As it happens, my generic advice on Rails testing hasn’t changed substantially, even though the tools I use on a daily basis have. Any testing tool is better than no testing. Okay, that’s glib. You can make an unholy mess in any tool. You can also write valuable tests in any tool. Focus on the valuable part. If you’ve never tested a Rails application before, I still recommend you start with out of the box stuff: Test::Unit, even fixtures.
Consider this part of an occasional series where I attempt to revisit tools discussed in Rails Test Prescriptions that have undergone some revision. (NOTE: Most of this was written before the DHH Twitter-storm about testing this week. For the purposes of this post, I’m choosing to pretend the whole thing didn’t happen.) The cucumber-rails gem released version 0.4 last week, which had some significant changes, and intensified what we might call the opinionated nature of Cucumber over what a Cucumber scenario should look like.
When I say that I’m really bad at self-marketing, one of the things that I mean is that I’ve left this blog basically dark for almost a month. This was an especially good idea because a) the TextMate post on Feb 10 became the most read post on this site ever by a factor of 5 over the previous three most popular posts (the PeepOpen review, the iaWriter review, and the thing about writing bad code, in case you care), and b) my book actually came out in print during this time.
I have a couple of upcoming conference and training appearances that I don’t think that I’ve mentioned on the blog before. March 16, I’ll be in Salt Lake City for Training Day, the day before the official start of MountainWestRubyConf. I’ll be doing a full day of training, the morning will be on Improving Your Ruby Skills, and the afternoon will be Getting Started with TDD in a Legacy Environment. You can get more details, including location and pricing at the MWRC site.
After a long time bouncing back and forth, I’ve come back to TextMate as my main editor. I realize that’s starting to sound almost old-school these days, but it still works the best for me. What I’ve come to realize about TextMate versus, say, Vim, or RubyMine is that a) this is a genuinely personal decision and different people are just more comfortable with some tools than other and b) it comes down to what each tool makes easy and how useful that is.
Among Others is an evocative, subtle, and mostly brilliant fantasy novel on the themes of dealing with loss, growing up, learning to live, and how amazing the new Heinlein novel is. People who grew up inhaling SF and fantasy books are, by and large, going to recognize themselves pretty strongly. Not surprisingly then, many SF writers who have reviewed the book on line have raved. I’ll rave too, with some quibbles that we’ll get to in a bit.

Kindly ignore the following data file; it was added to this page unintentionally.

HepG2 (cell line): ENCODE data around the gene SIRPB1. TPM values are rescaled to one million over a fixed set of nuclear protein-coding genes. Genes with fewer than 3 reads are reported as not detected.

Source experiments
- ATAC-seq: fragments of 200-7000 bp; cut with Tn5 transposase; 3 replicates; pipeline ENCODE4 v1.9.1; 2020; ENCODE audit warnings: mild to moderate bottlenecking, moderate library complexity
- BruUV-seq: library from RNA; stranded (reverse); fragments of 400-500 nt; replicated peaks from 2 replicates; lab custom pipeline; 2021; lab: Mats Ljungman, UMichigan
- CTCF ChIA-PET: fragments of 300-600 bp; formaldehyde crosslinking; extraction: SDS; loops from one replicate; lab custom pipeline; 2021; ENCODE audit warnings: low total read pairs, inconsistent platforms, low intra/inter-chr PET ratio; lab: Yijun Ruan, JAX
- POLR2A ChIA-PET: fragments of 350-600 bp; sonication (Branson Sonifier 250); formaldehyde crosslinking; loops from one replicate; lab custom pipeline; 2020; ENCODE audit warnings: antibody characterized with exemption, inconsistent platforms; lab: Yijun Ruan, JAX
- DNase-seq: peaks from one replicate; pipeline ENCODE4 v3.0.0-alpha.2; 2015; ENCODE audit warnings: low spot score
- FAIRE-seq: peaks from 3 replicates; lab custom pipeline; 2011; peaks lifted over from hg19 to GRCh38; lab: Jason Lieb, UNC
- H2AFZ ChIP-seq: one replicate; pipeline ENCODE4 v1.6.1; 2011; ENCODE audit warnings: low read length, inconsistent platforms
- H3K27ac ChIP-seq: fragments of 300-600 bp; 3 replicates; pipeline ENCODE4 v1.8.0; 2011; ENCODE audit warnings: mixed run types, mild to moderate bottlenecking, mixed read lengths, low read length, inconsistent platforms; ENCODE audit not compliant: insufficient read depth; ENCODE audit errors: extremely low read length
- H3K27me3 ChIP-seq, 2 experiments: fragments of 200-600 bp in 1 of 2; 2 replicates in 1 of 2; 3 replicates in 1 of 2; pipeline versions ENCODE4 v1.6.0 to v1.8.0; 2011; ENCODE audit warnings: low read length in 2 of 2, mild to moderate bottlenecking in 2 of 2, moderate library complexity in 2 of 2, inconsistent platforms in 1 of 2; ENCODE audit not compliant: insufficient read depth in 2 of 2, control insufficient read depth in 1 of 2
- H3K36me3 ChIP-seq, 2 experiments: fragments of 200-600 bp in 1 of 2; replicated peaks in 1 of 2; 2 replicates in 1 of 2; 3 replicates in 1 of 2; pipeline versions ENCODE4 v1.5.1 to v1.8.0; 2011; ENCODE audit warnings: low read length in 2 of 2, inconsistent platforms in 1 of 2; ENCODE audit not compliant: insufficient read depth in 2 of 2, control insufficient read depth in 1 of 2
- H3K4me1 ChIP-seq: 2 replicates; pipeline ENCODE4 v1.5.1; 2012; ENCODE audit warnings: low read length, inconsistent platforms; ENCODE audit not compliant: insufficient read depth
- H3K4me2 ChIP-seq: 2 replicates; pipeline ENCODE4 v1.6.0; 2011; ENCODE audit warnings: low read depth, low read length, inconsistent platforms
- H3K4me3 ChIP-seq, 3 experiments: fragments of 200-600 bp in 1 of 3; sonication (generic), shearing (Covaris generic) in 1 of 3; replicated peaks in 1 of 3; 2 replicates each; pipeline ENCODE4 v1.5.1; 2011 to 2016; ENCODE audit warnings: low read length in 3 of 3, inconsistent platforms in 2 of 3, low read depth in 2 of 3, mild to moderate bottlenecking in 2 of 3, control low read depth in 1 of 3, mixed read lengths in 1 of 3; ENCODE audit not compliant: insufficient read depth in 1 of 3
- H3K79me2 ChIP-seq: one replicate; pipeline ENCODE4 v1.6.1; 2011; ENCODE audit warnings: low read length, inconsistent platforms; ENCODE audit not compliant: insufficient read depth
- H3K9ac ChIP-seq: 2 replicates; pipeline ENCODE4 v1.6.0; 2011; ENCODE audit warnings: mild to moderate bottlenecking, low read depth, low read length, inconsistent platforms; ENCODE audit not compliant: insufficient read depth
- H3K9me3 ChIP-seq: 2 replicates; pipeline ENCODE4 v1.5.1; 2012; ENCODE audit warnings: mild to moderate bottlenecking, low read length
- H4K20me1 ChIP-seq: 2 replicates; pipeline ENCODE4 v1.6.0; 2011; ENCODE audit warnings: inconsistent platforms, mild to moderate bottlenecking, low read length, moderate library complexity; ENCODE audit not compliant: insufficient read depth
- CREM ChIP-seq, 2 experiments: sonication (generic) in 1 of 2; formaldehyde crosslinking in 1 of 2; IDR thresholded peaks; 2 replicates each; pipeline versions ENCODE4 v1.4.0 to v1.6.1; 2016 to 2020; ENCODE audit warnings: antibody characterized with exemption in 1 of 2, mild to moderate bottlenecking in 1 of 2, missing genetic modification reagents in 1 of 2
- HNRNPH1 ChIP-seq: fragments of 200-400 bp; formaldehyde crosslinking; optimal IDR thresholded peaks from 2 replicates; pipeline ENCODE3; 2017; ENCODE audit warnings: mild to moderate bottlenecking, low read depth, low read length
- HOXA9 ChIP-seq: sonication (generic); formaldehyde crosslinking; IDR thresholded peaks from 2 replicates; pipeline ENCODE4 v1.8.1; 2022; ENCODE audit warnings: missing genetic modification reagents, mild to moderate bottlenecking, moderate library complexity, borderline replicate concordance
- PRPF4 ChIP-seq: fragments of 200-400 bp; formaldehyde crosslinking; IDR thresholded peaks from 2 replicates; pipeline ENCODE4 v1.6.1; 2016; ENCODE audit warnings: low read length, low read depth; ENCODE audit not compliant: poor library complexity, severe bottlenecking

I suppose I should get this on the blog… Rails Test Prescriptions was sent to the printer yesterday, actually a couple of days ahead of the schedule that we’ve been on through the last stages of production. Here are the dates, as I understand them… The book is scheduled to leave the printer on Thursday, Feb 17, headed for bookstores and warehouses. I’d expect that you would probably see it in bookstores early the following week.
I mentioned on Twitter the other day that I was starting to like using Haml and it was surprising me because I used to dislike it so much. Colin Harris asked me to elaborate, but Twitter was too short, so here goes. I assume that most people reading this have some idea of what Haml is, if you don’t, it’s an ERb replacement for view depleting which uses Python-style indentation for blocks, and a couple of other tricks for simplifying the amount of markup you need to write in your view – here’s a sample from the Haml tutorial, which gives you the flavor.
It’s been quiet on the Rails Test Prescription front. Those of you on the beta program should have gotten Beta 11 earlier this week. There are no major changes in this beta, but it does contain the final copyedit, a pass through the errata, and a couple of late-breaking reviewer comments. At the moment, the book is being typeset, which means that non-typesetter changes to the source files are definitely contraindicated.
So, back in the summer when I started my bizarre quest to edit my book on the iPad, I had three requirements. Be able to read the book files from Dropbox Support for editing HTML/XML files, syntax coloring, extra keys, something like that. TextExpander integration to make it easier to type the markup tags. It quickly became clear that I was the only person in the world looking for this exact set of features.
I’ve been doing a lot more reading on eBooks since I got the iPad. For the most part, I really like it. I’ve been using three different eReader programs: Apple’s iBooks, the Amazon Kindle, and the Barnes & Noble Nook. You’d think that an eReader would be basically similar between apps, but there are definitely differences in how the apps feel. Here’s one little example: how does each reader app marks your progress in the book?
Very quick status update: Rails Test Prescriptions is out of copyedit. It should head for typesetting on Monday for a probably ship date in mid-February. Right now, we’re in the phase where I go over the copyedit and whine about things. Actually, this copyedit has been pretty clean, probably the cleanest I’ve ever had. By way of contrast, when I did the wx book, the copyeditor did not realize that “Python” and “wxPython” were two different things, and decided to unilaterally change all instances of “Python” to “wxPython”, apparently in the belief that I had made the same mistake 1500 times.